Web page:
Airlines go into debt at near-record rate in early 2021


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Airlines took advantage of a wave of investor enthusiasm to raise more than $ 16 billion in bond markets in the first quarter, bolstering their finances as the travel disruption stretches into a second year.

The figures show how the world’s largest carriers were able to raise a wall of money to help them navigate a period of unprecedented turmoil, with a third of the world’s commercial aircraft fleet still in storage as passenger numbers collapses.

They also point out investor confidence in the long-term prospects of the strongest companies in the industry, as Covid-19 vaccines offer a way to reopen travel once movement restrictions are relaxed in major economies.

Airlines raised $ 16.6 billion in the first quarter of this year, according to data provider Dealogic, just short of the record of $ 17.5 billion set in the second quarter of 2020 as companies rushed for cash during the frantic early stages of the pandemic. Overall, airlines raised $ 42.6 billion in debt markets in 2020, the most on record.

The activity proved to be a boon for investment banks, which collected more than $ 200 million in commissions from airlines, a record in the first quarter, Dealogic said.

Investors have been willing to lend to strong airlines that are expected to emerge from the crisis relatively unscathed, but favorable market conditions have also helped carriers, said Josef Pospisil, head of utilities and transportation at Fitch Ratings.

“I’m not sure it would be exactly the same without the generalized stimulus, he added.

In Europe, British Airways owner IAG and low-cost rival easyJet raised € 1.2 billion each in separate bond issues that were oversubscribed.

The money will help carriers strengthen their balance sheets at a time when it remains unclear whether mass travel will be possible this summer.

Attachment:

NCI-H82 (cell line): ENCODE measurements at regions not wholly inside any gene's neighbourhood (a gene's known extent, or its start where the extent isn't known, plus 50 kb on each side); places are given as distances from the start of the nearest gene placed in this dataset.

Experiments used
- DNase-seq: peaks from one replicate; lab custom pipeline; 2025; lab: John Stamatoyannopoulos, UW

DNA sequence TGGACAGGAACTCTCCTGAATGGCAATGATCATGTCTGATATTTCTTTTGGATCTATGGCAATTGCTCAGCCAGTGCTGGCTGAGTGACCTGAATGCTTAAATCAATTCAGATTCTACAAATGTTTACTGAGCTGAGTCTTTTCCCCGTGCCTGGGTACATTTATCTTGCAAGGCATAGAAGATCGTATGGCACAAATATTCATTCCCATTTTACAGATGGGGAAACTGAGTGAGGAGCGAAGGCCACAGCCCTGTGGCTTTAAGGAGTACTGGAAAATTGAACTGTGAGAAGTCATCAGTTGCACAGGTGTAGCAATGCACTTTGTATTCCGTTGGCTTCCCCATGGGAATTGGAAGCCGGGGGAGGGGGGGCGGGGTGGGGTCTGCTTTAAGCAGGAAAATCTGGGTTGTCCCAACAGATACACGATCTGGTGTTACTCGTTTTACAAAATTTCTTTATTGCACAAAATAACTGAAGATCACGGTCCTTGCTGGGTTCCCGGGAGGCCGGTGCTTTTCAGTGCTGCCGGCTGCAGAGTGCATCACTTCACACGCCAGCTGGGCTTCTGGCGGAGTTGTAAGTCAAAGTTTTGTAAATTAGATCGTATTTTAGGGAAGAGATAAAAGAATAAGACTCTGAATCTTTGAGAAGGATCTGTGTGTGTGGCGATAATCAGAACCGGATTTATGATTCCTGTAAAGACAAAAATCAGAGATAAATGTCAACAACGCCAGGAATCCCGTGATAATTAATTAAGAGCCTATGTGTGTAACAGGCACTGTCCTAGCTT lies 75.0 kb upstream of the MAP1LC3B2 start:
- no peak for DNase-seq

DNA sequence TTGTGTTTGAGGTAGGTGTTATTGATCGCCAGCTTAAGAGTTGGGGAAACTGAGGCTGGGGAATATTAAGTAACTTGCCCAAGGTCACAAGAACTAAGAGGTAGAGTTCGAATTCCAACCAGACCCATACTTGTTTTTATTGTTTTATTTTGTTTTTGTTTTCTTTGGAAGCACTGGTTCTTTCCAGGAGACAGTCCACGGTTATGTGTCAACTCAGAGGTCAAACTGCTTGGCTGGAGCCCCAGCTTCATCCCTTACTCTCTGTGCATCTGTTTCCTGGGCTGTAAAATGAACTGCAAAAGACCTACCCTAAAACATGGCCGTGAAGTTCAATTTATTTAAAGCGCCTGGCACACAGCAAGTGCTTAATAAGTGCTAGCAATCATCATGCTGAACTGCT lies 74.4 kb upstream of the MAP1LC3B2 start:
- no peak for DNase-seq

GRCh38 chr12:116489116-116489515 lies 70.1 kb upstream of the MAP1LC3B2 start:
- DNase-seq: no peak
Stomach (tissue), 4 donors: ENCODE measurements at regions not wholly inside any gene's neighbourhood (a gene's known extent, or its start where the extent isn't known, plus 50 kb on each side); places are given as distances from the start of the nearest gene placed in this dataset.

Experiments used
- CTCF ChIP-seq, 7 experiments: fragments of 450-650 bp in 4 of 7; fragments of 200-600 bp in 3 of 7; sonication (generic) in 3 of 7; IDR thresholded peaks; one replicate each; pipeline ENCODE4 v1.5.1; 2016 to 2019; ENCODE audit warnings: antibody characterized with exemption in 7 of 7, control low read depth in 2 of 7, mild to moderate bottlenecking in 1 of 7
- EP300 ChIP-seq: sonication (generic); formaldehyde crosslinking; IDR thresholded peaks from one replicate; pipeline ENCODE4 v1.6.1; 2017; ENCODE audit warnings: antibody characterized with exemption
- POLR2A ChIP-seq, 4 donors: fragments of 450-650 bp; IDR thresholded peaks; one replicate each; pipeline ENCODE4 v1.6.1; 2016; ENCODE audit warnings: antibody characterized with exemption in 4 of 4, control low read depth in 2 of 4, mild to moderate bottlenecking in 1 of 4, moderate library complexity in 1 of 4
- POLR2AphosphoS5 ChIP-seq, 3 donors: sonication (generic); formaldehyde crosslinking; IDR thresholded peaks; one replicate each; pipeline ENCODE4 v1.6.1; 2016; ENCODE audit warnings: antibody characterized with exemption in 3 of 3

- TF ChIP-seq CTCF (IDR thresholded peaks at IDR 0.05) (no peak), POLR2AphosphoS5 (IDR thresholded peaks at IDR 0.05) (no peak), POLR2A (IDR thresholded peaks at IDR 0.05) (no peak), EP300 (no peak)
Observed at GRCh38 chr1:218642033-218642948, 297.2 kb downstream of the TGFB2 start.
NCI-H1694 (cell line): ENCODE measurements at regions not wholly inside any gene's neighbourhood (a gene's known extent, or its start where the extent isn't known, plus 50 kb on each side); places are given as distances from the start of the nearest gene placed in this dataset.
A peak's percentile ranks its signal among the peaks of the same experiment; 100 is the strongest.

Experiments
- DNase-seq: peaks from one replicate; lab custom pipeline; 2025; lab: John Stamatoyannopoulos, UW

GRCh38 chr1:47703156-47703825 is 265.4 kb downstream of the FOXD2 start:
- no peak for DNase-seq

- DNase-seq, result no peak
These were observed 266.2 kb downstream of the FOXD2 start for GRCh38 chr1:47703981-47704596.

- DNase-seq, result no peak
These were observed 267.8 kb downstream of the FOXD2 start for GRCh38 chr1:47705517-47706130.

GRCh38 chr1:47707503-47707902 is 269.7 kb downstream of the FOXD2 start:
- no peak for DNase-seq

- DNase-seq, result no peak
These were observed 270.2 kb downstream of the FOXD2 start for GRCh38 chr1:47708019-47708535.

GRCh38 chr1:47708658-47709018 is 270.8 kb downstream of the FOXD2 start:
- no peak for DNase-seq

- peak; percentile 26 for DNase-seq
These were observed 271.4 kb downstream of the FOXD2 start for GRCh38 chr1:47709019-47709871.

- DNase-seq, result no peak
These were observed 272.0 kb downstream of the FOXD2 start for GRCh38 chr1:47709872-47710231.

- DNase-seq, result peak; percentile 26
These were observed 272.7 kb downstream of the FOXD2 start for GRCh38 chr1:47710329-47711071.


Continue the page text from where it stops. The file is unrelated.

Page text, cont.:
“The simple answer is that they are raising money because they need it,” said Alex Paterson, analyst at Peel Hunt.

Carriers have cut costs where they can over the past year, but still end up with significant personnel, rental and maintenance overheads, and the global industry is expected to spend up to $ 95 billion. dollars this year, according to the International Air Transport Association.

The short-term outlook for the industry look the brightest in the United States, where carriers have been bolstered by billions of taxpayer funds and a larger internal market than in Europe. The U.S. Transportation Security Administration reports that passenger numbers exceeded 1 million on most days in March – half of the roughly 2 million daily trips in 2019, but an improvement from January and February, not to mention the last year’s nadir less than 100,000.

American Airlines launched a record $ 10 billion debt deal in March, consisting of $ 6.5 billion in junk bonds and $ 3.5 billion in loans. Analysts calculate that the deal will give American, which estimates it will spend $ 30 million in cash per day in the first quarter, about a year and a half in cash.

Investors have also turned to airline stocks.

The MSCI index of global airlines has risen 44% since the vaccine breakthroughs in November, although it is still down by a quarter since late 2019.

In addition to hopes for the industry’s long-term recovery, companies have benefited from the ‘reopening of commerce’ as investors head to parts of the stock market that suffered during the immediate impact of the pandemic. .

Short-haul, low-cost flights are expected to drive the industry’s revival, and investors have invested money in carriers such as Ryanair and Southwest Airlines, both of which are nearing all-time highs.

Other players, such as IAG, Lufthansa and United Airlines, are expected to recover more slowly as they rely on business and long-haul travel.


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